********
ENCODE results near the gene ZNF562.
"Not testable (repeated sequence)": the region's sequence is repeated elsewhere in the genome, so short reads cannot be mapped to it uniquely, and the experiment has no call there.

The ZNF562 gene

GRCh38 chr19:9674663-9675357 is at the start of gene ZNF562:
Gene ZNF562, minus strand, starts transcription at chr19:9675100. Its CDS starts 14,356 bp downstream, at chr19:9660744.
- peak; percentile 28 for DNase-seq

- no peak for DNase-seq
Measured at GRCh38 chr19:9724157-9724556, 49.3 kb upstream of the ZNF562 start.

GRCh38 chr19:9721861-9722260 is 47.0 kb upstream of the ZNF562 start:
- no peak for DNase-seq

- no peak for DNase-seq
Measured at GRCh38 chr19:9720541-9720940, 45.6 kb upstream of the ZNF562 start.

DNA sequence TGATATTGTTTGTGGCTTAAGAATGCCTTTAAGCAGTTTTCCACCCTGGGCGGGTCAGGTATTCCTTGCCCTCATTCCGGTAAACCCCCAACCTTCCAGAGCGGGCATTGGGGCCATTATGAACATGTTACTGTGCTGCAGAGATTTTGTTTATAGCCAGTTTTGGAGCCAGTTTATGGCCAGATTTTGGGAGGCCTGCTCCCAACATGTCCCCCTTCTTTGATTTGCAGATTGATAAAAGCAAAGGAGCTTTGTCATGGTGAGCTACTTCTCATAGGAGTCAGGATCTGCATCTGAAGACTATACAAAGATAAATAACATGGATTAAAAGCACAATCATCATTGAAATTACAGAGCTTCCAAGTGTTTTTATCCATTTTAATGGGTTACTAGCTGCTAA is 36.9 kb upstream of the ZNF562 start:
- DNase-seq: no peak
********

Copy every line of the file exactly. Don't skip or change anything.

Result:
ENCODE results near the gene ZNF562.
"Not testable (repeated sequence)": the region's sequence is repeated elsewhere in the genome, so short reads cannot be mapped to it uniquely, and the experiment has no call there.

The ZNF562 gene

GRCh38 chr19:9674663-9675357 is at the start of gene ZNF562:
Gene ZNF562, minus strand, starts transcription at chr19:9675100. Its CDS starts 14,356 bp downstream, at chr19:9660744.
- peak; percentile 28 for DNase-seq

- no peak for DNase-seq
Measured at GRCh38 chr19:9724157-9724556, 49.3 kb upstream of the ZNF562 start.

GRCh38 chr19:9721861-9722260 is 47.0 kb upstream of the ZNF562 start:
- no peak for DNase-seq

- no peak for DNase-seq
Measured at GRCh38 chr19:9720541-9720940, 45.6 kb upstream of the ZNF562 start.

DNA sequence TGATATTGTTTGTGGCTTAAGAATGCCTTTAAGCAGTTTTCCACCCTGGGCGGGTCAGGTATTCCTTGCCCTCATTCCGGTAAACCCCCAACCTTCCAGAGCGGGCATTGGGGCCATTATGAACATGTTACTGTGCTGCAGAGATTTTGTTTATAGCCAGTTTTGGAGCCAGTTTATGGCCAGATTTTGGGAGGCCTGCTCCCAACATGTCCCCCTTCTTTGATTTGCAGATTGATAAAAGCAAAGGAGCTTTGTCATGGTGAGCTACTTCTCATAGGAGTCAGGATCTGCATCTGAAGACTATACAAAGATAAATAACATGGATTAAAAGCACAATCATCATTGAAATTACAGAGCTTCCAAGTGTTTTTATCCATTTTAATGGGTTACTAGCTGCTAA is 36.9 kb upstream of the ZNF562 start:
- DNase-seq: no peak